Don't be misled by the title into
thinking that April In Paris is a fluffy
romance. Life and love are both battlefields in Wallner's anguished debut of wartime suspense,
translated from German, which quickly embroils the
reader in the tragic double-life of 22-year-old
Roth is not an heroic figure, he's not even a particularly moral or likable figure. He's simply a young man who, for a few sanity-restoring minutes, escapes his despised life as a translator posted to the Gestapo's interrogation unit, to become "Antoine", a French student, and ends up falling in love with a member of the French resistance. This relationship forces him to face an untenable moral dilemma between obedience to the Reich and following his heart, with appalling consequences.
First-time novelist Wallner paints an image of Paris facing its 3rd year of occupation that is both brutal, romantic and heart-wrenchingly sad. His descriptions of the Gestapo interrogation techniques are particularly powerful because he avoids gratuitously graphic detail in favor of understated descriptions that clearly illustrate the casual efficiency with which the Gestapo interrogators went about their business. It is one thing for a soldier to kill in the heat of battle, but quite another to observe a man coolly considering the most efficient methods to break a fellow human through torture.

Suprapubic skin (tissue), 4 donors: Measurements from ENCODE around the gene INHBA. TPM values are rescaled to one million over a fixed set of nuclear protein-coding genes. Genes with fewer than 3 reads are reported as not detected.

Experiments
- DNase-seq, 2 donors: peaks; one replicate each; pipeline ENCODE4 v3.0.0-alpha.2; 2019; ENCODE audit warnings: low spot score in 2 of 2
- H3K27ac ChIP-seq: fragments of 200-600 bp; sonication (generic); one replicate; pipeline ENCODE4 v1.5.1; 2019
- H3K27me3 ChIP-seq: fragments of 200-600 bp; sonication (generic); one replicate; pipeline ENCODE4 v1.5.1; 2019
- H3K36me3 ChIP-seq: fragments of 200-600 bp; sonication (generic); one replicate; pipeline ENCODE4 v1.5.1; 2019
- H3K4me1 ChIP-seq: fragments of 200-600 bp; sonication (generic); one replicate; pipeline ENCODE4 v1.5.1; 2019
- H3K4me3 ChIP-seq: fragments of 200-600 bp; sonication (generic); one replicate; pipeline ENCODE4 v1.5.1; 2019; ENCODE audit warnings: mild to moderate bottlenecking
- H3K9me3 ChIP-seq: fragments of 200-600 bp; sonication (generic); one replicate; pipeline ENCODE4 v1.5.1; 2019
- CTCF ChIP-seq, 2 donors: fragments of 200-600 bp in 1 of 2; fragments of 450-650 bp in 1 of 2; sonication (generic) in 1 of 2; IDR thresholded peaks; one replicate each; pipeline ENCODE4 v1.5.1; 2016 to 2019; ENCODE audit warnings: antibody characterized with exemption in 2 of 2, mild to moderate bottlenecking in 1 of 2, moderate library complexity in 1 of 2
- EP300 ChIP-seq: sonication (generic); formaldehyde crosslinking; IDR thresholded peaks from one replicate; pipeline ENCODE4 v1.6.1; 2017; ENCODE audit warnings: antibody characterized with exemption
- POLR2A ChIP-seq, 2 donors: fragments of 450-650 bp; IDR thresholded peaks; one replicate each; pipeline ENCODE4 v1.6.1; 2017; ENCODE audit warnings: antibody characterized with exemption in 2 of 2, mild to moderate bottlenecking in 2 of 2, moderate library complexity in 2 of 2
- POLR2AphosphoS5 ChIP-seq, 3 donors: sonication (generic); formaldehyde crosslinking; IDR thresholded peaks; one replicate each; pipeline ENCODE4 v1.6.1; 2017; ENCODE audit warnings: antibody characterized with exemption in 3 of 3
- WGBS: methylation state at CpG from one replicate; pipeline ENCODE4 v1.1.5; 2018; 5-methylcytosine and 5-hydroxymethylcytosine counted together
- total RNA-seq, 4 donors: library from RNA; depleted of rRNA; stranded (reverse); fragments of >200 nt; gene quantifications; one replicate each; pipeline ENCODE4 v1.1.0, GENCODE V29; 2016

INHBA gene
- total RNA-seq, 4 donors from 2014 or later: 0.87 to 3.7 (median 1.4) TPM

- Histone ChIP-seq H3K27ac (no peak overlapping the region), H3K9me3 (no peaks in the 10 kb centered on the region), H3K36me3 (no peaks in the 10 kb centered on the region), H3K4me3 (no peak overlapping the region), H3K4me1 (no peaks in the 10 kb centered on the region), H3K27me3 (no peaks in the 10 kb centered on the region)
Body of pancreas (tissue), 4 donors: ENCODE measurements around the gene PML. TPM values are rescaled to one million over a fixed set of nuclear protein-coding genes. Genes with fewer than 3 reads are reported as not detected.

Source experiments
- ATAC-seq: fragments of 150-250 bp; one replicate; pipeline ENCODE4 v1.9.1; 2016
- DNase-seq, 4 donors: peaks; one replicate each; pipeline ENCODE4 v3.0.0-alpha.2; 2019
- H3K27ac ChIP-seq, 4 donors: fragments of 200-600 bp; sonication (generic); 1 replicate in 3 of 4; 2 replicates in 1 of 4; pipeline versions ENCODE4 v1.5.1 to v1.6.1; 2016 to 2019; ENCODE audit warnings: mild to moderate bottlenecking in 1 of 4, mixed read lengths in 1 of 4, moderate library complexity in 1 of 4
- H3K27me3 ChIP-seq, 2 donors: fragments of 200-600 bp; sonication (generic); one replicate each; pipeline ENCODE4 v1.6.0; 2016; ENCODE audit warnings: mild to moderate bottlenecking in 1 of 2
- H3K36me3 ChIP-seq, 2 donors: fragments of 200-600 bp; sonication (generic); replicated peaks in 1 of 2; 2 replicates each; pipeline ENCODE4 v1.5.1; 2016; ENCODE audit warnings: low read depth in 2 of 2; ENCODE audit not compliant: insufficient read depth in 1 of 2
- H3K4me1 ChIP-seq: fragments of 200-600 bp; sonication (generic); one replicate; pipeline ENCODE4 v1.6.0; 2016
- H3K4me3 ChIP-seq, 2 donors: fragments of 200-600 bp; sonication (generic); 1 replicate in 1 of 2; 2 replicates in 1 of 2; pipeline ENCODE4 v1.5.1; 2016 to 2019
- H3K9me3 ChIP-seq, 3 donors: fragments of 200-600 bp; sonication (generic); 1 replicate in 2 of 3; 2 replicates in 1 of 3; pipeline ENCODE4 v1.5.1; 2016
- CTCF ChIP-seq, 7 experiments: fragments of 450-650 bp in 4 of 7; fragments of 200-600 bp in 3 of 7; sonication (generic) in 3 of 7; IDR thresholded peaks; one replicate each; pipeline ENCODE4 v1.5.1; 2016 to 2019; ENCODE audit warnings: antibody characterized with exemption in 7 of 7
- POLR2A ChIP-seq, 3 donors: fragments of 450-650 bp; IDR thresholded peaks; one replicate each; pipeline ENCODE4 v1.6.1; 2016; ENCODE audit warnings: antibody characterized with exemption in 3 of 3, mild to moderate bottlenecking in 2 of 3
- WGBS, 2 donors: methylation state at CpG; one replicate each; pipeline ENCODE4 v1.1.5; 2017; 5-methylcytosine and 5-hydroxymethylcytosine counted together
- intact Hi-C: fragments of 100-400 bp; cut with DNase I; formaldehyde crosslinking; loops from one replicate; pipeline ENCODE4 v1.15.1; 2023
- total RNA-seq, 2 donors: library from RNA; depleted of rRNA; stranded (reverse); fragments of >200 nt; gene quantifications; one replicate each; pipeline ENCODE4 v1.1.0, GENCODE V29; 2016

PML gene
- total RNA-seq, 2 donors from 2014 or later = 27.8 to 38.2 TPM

If you have enjoyed books such as The Reader by Bernhard Schlink, The Swallows of Kabul by Yasmina Khadra or Sebastian Faulks' Charlotte Gray you're likely to find much to appreciate in April in Paris.
About the Author & Translator
Michael Wallner is an actor and screenwriter. He divides his time between Berlin and the Black Forest. April in Paris, his first book, is translated into English by John Cullen who has translated more than 15 books from French, Italian, German and Spanish including Susanna Tamaro's Follow Your Heart from the Italian, Christa Wolf's Medea from the German and Yasmina Khadra's The Swallows of Kabul from the French.
This review was originally published in June 2007, and has been updated for the April 2008 paperback release. Click here to go to this issue.
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